“We must know where the gaps in service are, and this granular level of data will help us scale to serve more of our communities,” said Lev Gonick, chief information officer at ASU. “We want to make sure that the resources allocated to solving this pervasive, systemic challenge are directed to where they are most needed.”
This Monday, Oct. 3, marks the first Arizona Digital Inclusion Celebration Summit, hosted by the Digital Equity Institute and ASU’s ShapingEDU — free and open to all.
Gates, from the Maricopa County Board of Supervisors, will kick off the event by sharing the current and future state of digital equity. Government officials, broadband experts, digital literacy champions and other key groups will detail what the community needs to know — and what comes next.Read More...
Davidson College, Duke University and North Carolina Central University (NCCU), in collaboration with MCNC, today announced that the newly-created North Carolina Shared Research & Education collaborative infrastructure (NCShare) has received two National Science Foundation (NSF) grants totaling approximately $1.4 million to provide high-speed research network capacity, support high-performance computing, and boost STEM education to at least eight minority-serving, smaller, or mid-sized institutions of higher education throughout North Carolina.
The first NSF award (Abstract #2201525 for CC* Regional: NCShare Science DMZ) is for $984,868 and spans two years in order to establish a parallel science network infrastructure to interconnect campus researchers to external sites with a speed and style of connectivity that is typically only available at large research universities. Rather than each participant needing to build their own science network infrastructure, this project builds a shared, regionally-based network operating on MCNC’s existing state-wide research and education network. The result is expected to lower costs, require fewer campus support personnel, and provide fast and unrestricted data movement to multiple institutions. This virtualized approach increases accessibility of high-speed data-driven research by democratizing access to advanced cyberinfrastructure, enhancing research productivity, promoting collaboration, and reducing the time required for scientific discoveries at participating minority-serving and smaller institutions. Duke University Chief Information Officer (CIO) Tracy Futhey is the principal investigator (PI) for the project supported by co-PIs Davidson College CIO Kevin Davis, NCCU CIO Leah Kraus and Director of the Julius L. Chambers Biomedical/Biotechnology Research Institute Deepak Kumar, and MCNC President and CEO Tracy Doaks.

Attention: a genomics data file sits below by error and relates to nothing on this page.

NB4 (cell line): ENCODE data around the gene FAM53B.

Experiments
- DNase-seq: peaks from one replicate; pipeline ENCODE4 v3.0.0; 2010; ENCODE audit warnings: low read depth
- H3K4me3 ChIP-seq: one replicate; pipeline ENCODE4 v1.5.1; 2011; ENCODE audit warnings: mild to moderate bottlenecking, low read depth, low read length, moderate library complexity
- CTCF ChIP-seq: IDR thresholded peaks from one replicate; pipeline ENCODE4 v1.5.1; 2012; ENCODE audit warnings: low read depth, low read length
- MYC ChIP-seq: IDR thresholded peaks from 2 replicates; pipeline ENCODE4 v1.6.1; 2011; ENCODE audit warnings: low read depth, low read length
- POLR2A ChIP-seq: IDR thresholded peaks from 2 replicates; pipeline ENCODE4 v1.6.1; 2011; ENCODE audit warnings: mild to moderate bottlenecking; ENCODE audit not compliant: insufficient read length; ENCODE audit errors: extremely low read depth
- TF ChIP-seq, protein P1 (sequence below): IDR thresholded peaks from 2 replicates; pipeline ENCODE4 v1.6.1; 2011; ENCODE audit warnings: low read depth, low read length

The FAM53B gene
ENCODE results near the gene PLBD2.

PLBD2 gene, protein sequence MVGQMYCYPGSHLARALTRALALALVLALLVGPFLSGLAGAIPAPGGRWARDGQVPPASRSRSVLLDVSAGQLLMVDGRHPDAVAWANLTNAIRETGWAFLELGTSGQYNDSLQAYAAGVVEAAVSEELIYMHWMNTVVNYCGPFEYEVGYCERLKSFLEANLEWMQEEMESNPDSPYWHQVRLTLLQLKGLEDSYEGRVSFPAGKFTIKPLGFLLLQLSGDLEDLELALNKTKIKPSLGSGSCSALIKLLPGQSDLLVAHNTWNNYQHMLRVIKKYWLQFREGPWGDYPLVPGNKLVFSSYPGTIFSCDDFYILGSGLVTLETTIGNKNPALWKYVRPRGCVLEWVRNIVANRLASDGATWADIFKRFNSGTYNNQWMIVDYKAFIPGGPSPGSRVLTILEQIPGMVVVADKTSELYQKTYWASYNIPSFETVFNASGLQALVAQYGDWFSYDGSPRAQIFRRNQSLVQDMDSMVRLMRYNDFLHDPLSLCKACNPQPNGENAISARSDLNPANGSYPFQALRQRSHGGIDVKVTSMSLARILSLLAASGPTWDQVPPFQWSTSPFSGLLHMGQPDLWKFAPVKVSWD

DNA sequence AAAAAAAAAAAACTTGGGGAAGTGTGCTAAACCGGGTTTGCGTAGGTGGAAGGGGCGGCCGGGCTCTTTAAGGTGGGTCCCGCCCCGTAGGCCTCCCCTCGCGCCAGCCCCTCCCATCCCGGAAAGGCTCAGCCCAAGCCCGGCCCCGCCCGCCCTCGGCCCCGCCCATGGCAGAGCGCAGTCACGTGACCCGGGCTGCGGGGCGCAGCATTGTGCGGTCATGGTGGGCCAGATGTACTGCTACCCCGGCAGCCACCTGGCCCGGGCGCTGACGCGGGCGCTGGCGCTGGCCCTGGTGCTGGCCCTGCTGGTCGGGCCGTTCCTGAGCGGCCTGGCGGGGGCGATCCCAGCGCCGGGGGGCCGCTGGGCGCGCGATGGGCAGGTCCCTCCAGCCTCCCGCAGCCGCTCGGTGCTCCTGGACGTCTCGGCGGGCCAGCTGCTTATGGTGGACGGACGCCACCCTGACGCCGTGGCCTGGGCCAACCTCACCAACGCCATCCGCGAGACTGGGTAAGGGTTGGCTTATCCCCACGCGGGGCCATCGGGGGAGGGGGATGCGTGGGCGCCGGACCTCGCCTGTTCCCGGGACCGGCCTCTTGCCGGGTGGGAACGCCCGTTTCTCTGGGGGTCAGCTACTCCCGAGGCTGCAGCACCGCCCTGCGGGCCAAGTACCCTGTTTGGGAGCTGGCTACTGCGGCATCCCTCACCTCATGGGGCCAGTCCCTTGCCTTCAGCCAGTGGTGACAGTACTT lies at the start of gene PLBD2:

“The NCShare partnership is an important step towards addressing historical IT infrastructure inequities at minority-serving institutions such as North Carolina Central University and preparing a diverse STEM/high computing workforce of the future,” said Deepak Kumar, Ph.D., who also serves as interim associate provost and dean of Research and Sponsored Programs at NCCU. “The proposed infrastructure will foster collaborative and multidisciplinary research in areas such as big data and high-performance computing in genomics, drug discovery, clinical care and public health.”
The second NSF award (Abstract #2201105 for CC* Compute: NCShare Compute as a Service) is for $397,557 and also is a two-year grant that dovetails the work above but focuses on creating a shared computing environment supporting a common set of software and services, with priority use by Davidson, NCCU, and other North Carolina minority-serving and smaller institutions. The project leverages MCNC’s high-speed, high-bandwidth network and Duke’s already mature capability in automated provisioning, software containerization and advanced networking, which will accelerate implementation and make computation and powerful software environments quickly available to researchers, educators and students in the region.
As a result, faculty at participating institutions will benefit from having access to tools and services that ease the delivery of customized computing systems to meet their research needs and enable easy access to powerful tools for students. By starting from a common base environment and then supporting customizations that can meet the specific research and education demands of participating institutions, this project provides hands-on opportunities for students to use advanced science capabilities and software environments. Charley Kneifel, Chief Technology Officer at Duke’s Office of Information Technology, is the PI for the project supported by co-PIs Duke’s Tracy Futhey, NCCU’s Leah Kraus and Davidson’s Kevin Davis.
“North Carolina Central University is proud to partner with Davidson College and Duke University to enhance the overall academic experience and intellectual climate for our respective community members,” said David H. Jackson, Jr., NCCU provost and vice chancellor for academic affairs. “Through making our data infrastructure and software access more robust, this collaboration will assist us in fulfilling our Eagle Promise with innovative research opportunities that prepare our students to graduate on time with leadership skills, global relevance, and employment or acceptance to graduate and professional schools.”